Along with business benefits, the BCA must quantify expected costs and the assumptions upon which those estimated costs are based, usually with scenarios for the range of costs.
The scenarios are based on an alternatives analysis for the possible solutions that may be pursued in completing the planned project. The alternatives analysis may be as simple as a buy-versus-build comparison, or may compare several scenarios against one another simultaneously.
Whether the responsibility of providing high-level estimates falls on the shoulders of a relationship manager, a team of dedicated project estimators or a new IT person for each new project, the approach I coach clients to use is called comparative analysis. The name implies the details behind the approach.
Comparative estimating allows you to assemble estimating elements or estimating assumptions quickly and to the satisfaction of your detail-oriented IT estimating staff. Comparative estimating is a technique based on comparing your planned project with a number of previous projects that your IT department has completed, which have similar attributes to the planned project.
Specifically, comparison-based estimation defines a set of attributes for the project to be estimated, selects previously implemented projects with similar attributes then using the median values for effort, duration, etc. from the selected group of projects produces an estimate for project effort and duration.
Defining the set of attributes to use in the comparison should fit the culture and discipline level of your IT organization but, at a minimum, should include the identification of:
Most organizations (large and small) do not maintain a repository of completed projects, organized by key attributes with actual time efforts associated to them. Because of this, I stress the use of an IT relationship manager and a dedicated high-level project estimating team. Together, they provide a storehouse of experience and knowledge of previous projects that can be tapped.
Likewise, these highly-experienced IT professionals can supply a median estimate for effort for each of the planned project’s attributes. (Some people call this intuition when you’re working with such experienced folks.)
Whether the estimates are captured by project role (i.e., business systems analyst, DBA, .NET developer, etc.), by project phase (i.e., planning, design, development, testing, etc.), or by some other categorization that is specific to your company, the result is your estimate.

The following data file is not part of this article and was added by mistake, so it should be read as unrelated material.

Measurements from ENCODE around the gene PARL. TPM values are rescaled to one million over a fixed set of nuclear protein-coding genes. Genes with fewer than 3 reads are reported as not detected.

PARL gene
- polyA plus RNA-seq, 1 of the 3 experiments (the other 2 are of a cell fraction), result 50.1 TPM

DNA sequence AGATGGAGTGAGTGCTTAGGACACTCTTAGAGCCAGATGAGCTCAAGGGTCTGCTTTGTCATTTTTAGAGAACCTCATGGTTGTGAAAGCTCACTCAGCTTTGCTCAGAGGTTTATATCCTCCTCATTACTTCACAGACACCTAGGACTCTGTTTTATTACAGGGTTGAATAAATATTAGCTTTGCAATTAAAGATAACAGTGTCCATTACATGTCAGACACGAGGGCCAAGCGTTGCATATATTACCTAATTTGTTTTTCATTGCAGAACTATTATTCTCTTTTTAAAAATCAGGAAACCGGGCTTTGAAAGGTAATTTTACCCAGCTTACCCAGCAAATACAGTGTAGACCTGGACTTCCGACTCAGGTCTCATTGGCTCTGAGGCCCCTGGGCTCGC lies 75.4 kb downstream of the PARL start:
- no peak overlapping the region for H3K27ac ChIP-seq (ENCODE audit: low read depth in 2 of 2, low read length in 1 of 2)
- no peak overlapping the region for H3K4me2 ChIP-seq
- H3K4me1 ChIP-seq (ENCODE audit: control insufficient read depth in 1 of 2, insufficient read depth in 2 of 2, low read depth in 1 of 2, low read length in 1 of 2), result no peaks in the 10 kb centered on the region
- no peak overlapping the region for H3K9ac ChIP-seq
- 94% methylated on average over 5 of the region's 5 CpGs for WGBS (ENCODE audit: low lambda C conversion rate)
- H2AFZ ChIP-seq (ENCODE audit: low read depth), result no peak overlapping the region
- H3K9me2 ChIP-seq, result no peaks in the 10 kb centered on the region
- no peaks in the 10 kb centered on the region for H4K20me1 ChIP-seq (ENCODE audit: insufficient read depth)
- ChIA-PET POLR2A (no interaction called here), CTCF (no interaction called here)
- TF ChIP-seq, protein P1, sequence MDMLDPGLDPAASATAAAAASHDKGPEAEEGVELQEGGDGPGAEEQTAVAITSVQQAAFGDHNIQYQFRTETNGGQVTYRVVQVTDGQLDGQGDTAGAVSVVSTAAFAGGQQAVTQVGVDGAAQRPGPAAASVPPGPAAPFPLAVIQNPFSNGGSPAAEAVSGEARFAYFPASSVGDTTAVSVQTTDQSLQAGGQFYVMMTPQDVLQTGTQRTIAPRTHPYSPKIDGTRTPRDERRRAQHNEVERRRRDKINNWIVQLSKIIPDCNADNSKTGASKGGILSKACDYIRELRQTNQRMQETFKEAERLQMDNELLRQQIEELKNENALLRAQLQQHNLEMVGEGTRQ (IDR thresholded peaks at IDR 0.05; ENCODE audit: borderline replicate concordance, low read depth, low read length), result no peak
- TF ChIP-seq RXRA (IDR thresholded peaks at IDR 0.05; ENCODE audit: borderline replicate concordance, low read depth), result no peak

To ensure your estimates are as close to an “apples-to-apples” comparison you should develop an estimating template to guide the estimate through all the components and criteria appropriately.
Where possible, roles that can be estimated based upon a given percentage (instead of providing a custom, individual estimate) should be handled without the need for assigning a member to the estimating team. For example, a project manager role can be allocated at a 15% level for a small project, and a 20% level for a large project. Similarly, a technical writer role may add 0% to a small project and 5% to a large project.
Lastly, when an estimate is being given, the estimating staff needs to estimate the amount of time it would take for the average employee to perform the task.
The critical time for any project estimation is at the screening and business case analysis phases, because these estimates set the funding expectations for the entire project. If the project estimate at this time is way out of “whack”, then any requests for extensions of funding may be extremely difficult to justify and most likely rejected by management.
The challenge of up-front, high-level project estimation is getting the costs of resources and duration accurate enough to provide a fairly clear picture, without having much detailed information about the project available.
The more consistency you can bring to the project estimation process in your PPM practice the better your estimations will become over time. Your should create a standardized estimation procedure that all involved can and do buy into. That way people can’t argue about the outputs, only the inputs, and their effort is spent productively understanding the scope and cost drivers for the project.
One final thought, look up the word “estimate” in the dictionary. You may find it useful in a meeting.
Jeff Monteforte is president of Exential, a Cleveland, OH.-based information strategy consulting firm, which specializes in IT governance, information security and business intelligence solutions. He can be reached at [email protected].